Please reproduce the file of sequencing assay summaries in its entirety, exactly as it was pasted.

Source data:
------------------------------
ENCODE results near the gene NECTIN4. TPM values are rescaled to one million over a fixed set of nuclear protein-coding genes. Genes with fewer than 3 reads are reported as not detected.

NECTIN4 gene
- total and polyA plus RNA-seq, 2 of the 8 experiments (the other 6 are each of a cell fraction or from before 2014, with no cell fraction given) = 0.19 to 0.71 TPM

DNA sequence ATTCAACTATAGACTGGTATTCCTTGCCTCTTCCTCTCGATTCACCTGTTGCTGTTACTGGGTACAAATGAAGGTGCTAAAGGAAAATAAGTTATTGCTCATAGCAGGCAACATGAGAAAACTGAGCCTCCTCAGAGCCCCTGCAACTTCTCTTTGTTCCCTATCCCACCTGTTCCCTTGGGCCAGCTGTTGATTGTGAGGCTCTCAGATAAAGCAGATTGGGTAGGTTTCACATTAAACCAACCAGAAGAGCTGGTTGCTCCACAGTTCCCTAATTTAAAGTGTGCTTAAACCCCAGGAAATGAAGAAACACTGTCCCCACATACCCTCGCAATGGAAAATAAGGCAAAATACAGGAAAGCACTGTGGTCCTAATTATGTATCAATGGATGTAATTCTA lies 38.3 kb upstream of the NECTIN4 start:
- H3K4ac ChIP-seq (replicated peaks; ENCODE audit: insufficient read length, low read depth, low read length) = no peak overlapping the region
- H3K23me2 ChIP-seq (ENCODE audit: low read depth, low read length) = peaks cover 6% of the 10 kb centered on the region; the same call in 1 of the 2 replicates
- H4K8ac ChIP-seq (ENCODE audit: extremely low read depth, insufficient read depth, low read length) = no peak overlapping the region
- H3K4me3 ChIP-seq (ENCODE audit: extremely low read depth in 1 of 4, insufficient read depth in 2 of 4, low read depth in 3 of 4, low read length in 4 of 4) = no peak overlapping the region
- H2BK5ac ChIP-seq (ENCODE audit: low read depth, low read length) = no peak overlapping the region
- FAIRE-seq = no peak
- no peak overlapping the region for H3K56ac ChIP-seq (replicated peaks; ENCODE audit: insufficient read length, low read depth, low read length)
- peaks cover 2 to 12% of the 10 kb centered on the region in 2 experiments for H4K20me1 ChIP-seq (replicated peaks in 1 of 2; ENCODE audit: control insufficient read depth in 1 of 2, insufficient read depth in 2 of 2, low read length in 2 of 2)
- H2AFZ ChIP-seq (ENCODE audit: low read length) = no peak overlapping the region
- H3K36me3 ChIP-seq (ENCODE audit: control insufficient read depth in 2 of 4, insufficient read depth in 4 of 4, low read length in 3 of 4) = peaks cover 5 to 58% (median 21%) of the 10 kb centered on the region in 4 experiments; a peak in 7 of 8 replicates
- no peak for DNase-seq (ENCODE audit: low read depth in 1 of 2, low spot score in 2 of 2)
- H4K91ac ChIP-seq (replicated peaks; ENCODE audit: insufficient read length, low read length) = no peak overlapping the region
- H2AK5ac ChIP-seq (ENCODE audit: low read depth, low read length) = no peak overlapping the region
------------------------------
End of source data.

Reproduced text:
ENCODE results near the gene NECTIN4. TPM values are rescaled to one million over a fixed set of nuclear protein-coding genes. Genes with fewer than 3 reads are reported as not detected.

NECTIN4 gene
- total and polyA plus RNA-seq, 2 of the 8 experiments (the other 6 are each of a cell fraction or from before 2014, with no cell fraction given) = 0.19 to 0.71 TPM

DNA sequence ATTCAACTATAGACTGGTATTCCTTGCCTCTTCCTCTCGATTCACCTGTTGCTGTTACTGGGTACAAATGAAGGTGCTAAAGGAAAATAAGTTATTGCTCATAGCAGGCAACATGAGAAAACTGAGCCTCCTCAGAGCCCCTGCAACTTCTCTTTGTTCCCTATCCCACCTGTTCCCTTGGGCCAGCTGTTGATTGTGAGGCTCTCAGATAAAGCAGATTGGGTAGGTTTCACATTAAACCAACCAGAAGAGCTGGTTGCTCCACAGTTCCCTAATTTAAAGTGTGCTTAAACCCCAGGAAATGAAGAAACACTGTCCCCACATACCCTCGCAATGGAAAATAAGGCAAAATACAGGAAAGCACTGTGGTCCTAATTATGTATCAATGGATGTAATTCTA lies 38.3 kb upstream of the NECTIN4 start:
- H3K4ac ChIP-seq (replicated peaks; ENCODE audit: insufficient read length, low read depth, low read length) = no peak overlapping the region
- H3K23me2 ChIP-seq (ENCODE audit: low read depth, low read length) = peaks cover 6% of the 10 kb centered on the region; the same call in 1 of the 2 replicates
- H4K8ac ChIP-seq (ENCODE audit: extremely low read depth, insufficient read depth, low read length) = no peak overlapping the region
- H3K4me3 ChIP-seq (ENCODE audit: extremely low read depth in 1 of 4, insufficient read depth in 2 of 4, low read depth in 3 of 4, low read length in 4 of 4) = no peak overlapping the region
- H2BK5ac ChIP-seq (ENCODE audit: low read depth, low read length) = no peak overlapping the region
- FAIRE-seq = no peak
- no peak overlapping the region for H3K56ac ChIP-seq (replicated peaks; ENCODE audit: insufficient read length, low read depth, low read length)
- peaks cover 2 to 12% of the 10 kb centered on the region in 2 experiments for H4K20me1 ChIP-seq (replicated peaks in 1 of 2; ENCODE audit: control insufficient read depth in 1 of 2, insufficient read depth in 2 of 2, low read length in 2 of 2)
- H2AFZ ChIP-seq (ENCODE audit: low read length) = no peak overlapping the region
- H3K36me3 ChIP-seq (ENCODE audit: control insufficient read depth in 2 of 4, insufficient read depth in 4 of 4, low read length in 3 of 4) = peaks cover 5 to 58% (median 21%) of the 10 kb centered on the region in 4 experiments; a peak in 7 of 8 replicates
- no peak for DNase-seq (ENCODE audit: low read depth in 1 of 2, low spot score in 2 of 2)
- H4K91ac ChIP-seq (replicated peaks; ENCODE audit: insufficient read length, low read length) = no peak overlapping the region
- H2AK5ac ChIP-seq (ENCODE audit: low read depth, low read length) = no peak overlapping the region